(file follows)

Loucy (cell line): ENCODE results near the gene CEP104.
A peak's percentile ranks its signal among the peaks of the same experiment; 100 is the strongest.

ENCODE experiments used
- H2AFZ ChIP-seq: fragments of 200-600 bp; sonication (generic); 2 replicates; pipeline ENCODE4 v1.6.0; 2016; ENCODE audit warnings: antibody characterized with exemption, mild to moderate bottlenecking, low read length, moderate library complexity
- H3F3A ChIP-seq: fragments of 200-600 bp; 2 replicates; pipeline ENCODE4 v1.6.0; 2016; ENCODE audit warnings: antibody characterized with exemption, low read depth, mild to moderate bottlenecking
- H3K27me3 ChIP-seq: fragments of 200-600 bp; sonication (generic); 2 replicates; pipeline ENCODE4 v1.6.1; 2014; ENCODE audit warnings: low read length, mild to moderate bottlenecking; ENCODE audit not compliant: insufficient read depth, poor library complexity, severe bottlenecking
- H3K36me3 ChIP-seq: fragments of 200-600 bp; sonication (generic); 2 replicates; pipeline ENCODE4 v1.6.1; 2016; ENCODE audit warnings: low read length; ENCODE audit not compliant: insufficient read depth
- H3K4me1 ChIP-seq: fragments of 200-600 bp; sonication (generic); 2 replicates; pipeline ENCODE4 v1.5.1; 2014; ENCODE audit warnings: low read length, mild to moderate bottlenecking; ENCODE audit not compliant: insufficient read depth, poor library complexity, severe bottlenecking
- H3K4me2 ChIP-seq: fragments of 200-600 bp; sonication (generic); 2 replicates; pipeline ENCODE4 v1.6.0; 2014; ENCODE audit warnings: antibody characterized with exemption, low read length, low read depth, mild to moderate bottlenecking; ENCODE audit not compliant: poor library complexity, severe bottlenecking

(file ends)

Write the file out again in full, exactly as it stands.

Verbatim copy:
Loucy (cell line): ENCODE results near the gene CEP104.
A peak's percentile ranks its signal among the peaks of the same experiment; 100 is the strongest.

ENCODE experiments used
- H2AFZ ChIP-seq: fragments of 200-600 bp; sonication (generic); 2 replicates; pipeline ENCODE4 v1.6.0; 2016; ENCODE audit warnings: antibody characterized with exemption, mild to moderate bottlenecking, low read length, moderate library complexity
- H3F3A ChIP-seq: fragments of 200-600 bp; 2 replicates; pipeline ENCODE4 v1.6.0; 2016; ENCODE audit warnings: antibody characterized with exemption, low read depth, mild to moderate bottlenecking
- H3K27me3 ChIP-seq: fragments of 200-600 bp; sonication (generic); 2 replicates; pipeline ENCODE4 v1.6.1; 2014; ENCODE audit warnings: low read length, mild to moderate bottlenecking; ENCODE audit not compliant: insufficient read depth, poor library complexity, severe bottlenecking
- H3K36me3 ChIP-seq: fragments of 200-600 bp; sonication (generic); 2 replicates; pipeline ENCODE4 v1.6.1; 2016; ENCODE audit warnings: low read length; ENCODE audit not compliant: insufficient read depth
- H3K4me1 ChIP-seq: fragments of 200-600 bp; sonication (generic); 2 replicates; pipeline ENCODE4 v1.5.1; 2014; ENCODE audit warnings: low read length, mild to moderate bottlenecking; ENCODE audit not compliant: insufficient read depth, poor library complexity, severe bottlenecking
- H3K4me2 ChIP-seq: fragments of 200-600 bp; sonication (generic); 2 replicates; pipeline ENCODE4 v1.6.0; 2014; ENCODE audit warnings: antibody characterized with exemption, low read length, low read depth, mild to moderate bottlenecking; ENCODE audit not compliant: poor library complexity, severe bottlenecking